Ford Authority

Ford Study Finds Fleet Customers Are Misinformed About Electric Vans

The Ford E-Transit marked the automaker’s first foray into the world of electric vans, but it certainly won’t be the last. In fact, Ford recently revealed the E-Transit Custom and plans on adding even more EV vans to its lineup in the coming years, which it believes will quickly gain favor among fleet customers thanks to their lower operating costs and the promise of reduced downtime. However, a new Ford study has found that many of those fleet customers still have quite a few apprehensions about making the switch to EVs, though much of that stems from a simple lack of knowledge.

This latest Ford study conducted by OnePoll gathered data from 500 customers in the UK and found that their biggest concerns revolving around electric vans are related to charging time, the outright cost of the vehicle, running out of charge, and charging point access. However, the average range most believe an electric van can travel was a mere 70 miles – far less than the E-Transit’s range of 196 miles. A total of 44 percent of those polled also thought that they don’t have time to charge a vehicle, while only 52 percent believe they can charge an EV at home and 42 percent admitted they don’t know how to charge such a vehicle.

Meanwhile, 71 percent of drivers were concerned about getting reimbursed for any electricity they use to charge EV vans at home, while 29 percent of businesses believe that the initial costs of converting to electric vehicles are too much of a financial burden to absorb. On the bright side, 49 percent of those polled said that they believe EVs will dominate the van segment in the UK 10 years from now, while 38 percent said they thought such a move was a smart investment, and 36 percent admitted they plan on making the switch in the next four to six months.

“With the Ford Transit being the best-selling vehicle in the UK, tackling the concerns of Britain’s workforce is an important task in helping the nation go green and making the switch to electric,” said Mandy Dean, Commercial Vehicle Director, Ford of Britain. “Understanding people’s perceptions of electric vehicles is vital to making sure we’re all on board, including within the vital commercial vehicle segment which is so important for keeping the UK’s economy growing. Our research report shows while there are concerns about the switch, van drivers seem willing to embark on the journey to go green and Ford Pro has the capabilities to make the switch easier.”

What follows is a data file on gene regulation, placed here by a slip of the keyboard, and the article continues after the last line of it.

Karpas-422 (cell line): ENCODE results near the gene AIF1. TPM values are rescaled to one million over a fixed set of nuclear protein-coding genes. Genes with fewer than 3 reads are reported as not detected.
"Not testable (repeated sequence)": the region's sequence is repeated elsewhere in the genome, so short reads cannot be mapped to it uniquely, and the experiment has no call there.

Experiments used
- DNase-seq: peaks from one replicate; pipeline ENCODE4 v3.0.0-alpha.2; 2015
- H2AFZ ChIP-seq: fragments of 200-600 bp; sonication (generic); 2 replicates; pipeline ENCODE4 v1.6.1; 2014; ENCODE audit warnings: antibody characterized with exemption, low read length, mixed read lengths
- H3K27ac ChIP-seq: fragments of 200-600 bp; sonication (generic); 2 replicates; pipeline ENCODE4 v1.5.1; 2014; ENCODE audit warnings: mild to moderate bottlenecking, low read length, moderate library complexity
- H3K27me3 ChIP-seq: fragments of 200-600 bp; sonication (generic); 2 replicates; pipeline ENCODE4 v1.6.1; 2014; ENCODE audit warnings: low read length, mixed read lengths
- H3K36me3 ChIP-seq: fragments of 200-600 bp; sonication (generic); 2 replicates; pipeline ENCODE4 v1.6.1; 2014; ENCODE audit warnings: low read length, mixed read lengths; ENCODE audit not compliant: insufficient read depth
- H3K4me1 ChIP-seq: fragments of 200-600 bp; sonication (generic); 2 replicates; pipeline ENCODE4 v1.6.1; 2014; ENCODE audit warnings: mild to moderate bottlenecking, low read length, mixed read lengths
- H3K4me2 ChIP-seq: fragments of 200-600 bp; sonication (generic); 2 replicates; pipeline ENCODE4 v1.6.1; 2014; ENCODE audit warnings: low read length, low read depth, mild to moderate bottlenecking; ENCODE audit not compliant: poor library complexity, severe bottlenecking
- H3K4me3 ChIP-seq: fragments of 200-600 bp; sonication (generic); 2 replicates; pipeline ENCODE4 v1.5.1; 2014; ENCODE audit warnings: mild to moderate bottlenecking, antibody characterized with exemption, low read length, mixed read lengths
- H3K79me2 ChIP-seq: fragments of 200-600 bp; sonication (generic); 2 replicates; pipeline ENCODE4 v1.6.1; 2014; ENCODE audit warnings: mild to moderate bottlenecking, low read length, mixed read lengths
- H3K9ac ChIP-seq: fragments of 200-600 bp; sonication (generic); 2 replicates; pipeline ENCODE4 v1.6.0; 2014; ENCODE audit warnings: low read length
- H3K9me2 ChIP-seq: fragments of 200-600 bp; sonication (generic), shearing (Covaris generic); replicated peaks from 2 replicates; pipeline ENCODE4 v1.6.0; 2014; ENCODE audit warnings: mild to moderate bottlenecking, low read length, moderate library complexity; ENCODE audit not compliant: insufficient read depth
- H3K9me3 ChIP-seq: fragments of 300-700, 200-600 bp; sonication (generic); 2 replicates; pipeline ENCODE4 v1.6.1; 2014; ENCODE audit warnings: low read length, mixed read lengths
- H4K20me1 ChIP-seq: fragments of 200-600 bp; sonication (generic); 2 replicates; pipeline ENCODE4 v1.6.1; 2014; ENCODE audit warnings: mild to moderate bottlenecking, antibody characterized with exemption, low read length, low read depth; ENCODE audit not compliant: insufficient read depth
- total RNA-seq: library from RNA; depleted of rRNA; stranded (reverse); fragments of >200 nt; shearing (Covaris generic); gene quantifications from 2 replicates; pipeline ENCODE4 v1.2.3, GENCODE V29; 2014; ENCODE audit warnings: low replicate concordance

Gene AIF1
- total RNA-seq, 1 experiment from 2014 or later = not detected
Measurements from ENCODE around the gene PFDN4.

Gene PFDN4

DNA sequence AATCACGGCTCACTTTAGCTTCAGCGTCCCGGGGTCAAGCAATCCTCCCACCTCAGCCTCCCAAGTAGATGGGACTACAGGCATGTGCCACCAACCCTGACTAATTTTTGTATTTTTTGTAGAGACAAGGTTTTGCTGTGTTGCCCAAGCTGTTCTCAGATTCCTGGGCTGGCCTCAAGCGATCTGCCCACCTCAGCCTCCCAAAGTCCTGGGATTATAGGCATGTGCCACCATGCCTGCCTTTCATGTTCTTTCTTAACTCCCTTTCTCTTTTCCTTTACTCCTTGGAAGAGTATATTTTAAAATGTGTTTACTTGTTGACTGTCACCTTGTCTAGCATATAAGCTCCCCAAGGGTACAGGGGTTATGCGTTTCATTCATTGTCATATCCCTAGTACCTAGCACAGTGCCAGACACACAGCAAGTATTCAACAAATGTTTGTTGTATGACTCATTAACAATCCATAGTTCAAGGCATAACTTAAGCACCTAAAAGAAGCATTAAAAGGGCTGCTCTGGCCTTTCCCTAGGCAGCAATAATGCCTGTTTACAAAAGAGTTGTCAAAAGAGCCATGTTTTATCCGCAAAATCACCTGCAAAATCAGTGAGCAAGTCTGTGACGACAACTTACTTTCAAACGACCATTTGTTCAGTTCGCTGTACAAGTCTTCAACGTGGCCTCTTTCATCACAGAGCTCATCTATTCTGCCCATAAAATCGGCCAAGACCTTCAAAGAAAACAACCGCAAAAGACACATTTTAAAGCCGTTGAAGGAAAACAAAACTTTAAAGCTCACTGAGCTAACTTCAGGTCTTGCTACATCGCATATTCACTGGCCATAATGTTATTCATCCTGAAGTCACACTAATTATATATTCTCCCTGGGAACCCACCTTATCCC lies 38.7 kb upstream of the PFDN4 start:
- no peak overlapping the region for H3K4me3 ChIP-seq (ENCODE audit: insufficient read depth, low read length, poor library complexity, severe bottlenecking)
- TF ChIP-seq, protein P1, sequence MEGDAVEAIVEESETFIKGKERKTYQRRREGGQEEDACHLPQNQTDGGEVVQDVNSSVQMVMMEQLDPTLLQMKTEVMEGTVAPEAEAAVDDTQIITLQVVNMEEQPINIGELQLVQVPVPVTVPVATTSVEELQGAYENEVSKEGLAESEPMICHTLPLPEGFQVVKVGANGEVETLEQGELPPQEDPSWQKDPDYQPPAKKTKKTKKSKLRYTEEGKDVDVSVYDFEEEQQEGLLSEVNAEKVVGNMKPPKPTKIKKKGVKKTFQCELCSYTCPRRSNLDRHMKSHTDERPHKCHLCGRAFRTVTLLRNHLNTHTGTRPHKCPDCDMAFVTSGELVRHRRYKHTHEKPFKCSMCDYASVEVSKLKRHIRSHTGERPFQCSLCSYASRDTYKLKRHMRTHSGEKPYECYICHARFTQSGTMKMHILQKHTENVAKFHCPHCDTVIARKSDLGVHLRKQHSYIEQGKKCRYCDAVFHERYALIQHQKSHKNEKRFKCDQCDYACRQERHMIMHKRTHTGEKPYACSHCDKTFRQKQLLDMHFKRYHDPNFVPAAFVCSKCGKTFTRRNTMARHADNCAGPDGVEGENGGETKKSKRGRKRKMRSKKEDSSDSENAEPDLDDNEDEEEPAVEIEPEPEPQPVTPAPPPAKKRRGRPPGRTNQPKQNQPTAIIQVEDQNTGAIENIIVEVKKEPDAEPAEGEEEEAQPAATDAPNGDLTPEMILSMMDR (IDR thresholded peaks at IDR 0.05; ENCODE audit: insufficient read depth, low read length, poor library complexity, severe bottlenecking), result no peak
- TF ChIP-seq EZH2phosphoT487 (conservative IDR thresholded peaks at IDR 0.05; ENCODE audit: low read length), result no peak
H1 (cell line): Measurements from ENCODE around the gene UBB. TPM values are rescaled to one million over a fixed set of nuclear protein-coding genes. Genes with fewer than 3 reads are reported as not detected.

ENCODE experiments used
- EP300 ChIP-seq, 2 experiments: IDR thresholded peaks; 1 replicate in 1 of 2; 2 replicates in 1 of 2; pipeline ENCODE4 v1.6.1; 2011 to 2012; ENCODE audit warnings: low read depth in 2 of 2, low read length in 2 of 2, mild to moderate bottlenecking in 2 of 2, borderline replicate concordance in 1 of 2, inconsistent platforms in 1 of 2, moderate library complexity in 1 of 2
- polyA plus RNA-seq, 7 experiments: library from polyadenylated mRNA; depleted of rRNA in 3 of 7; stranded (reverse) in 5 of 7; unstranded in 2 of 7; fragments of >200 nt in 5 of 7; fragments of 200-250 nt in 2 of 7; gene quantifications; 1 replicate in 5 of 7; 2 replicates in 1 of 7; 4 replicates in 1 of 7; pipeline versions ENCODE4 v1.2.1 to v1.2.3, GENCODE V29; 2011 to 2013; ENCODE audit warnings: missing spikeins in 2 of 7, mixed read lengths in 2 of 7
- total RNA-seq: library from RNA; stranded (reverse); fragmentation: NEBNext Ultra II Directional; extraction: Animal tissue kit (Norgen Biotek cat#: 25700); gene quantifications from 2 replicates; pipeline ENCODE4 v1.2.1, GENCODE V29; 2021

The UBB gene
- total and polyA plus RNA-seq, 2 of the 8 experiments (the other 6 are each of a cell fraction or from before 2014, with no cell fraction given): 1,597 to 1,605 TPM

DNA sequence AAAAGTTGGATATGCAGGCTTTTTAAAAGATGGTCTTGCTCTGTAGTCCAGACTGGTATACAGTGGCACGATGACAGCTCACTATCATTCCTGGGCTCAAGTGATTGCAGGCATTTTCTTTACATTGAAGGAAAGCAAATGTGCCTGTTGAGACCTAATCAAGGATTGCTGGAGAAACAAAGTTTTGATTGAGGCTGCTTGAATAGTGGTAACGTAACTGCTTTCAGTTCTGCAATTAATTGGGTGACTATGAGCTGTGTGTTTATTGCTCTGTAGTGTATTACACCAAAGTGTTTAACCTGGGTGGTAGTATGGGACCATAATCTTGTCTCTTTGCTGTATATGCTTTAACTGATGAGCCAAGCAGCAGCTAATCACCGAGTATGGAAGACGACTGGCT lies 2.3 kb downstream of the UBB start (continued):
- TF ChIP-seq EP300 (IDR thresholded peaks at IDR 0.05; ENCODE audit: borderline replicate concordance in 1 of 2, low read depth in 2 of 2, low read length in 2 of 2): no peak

We’ll have more insights like this to share soon, so be sure and subscribe to Ford Authority for 24/7 Ford news coverage.

Brett's lost track of all the Fords he's owned over the years and how much he's spent modifying them, but his current money pits include an S550 Mustang and 13th gen F-150.

Subscribe to Ford Authority

For around-the-clock Ford news coverage

We'll send you one email per day with the latest Ford updates. It's totally free.


  1. Dan

    Really? Range is 100% a major concern. At my dealership, we have delivered one eTransit so far, and have added an eTransit as a parts van. When fully charged, range is showing at around 148km. That’s only 92 miles. And that is kind of sad. Needless to say, the eTransit will not become our primary parts van. Our ’21 Transit 250 AWD EcoBoost will have to stay in service for the foreseeable future.

  2. Gordon Keith

    Amen to what John Coviello and Dan said. The onboad milage estimator is the results of a programed equation. Real world is REAL. Watch any comparison of an ICE truck and a battery truck hauling a load or towing a load. There is no comparison. On one test the lightning could only tow a camper for 95 miles. Far less than the estimated distance the truck projected. Even though the correct load Info was programed into the truck’s system. The price of the truck was over $81,000.

  3. George S

    Two big issues I see about EV’s. One the manufactures are pushing it as a complete substitute for ICE vehicles. So far they are not and second is how can you believe range numbers. I’m not sure what standard is used but as when the EPA started posting MPG for all gas power vehicles, it took decades before they got the real world testing down pat. Now with delivery vans for commercial use, I want to see a table of ranges per vehicle load, summer use with AC running and winter use with the electric heater on.


Leave a comment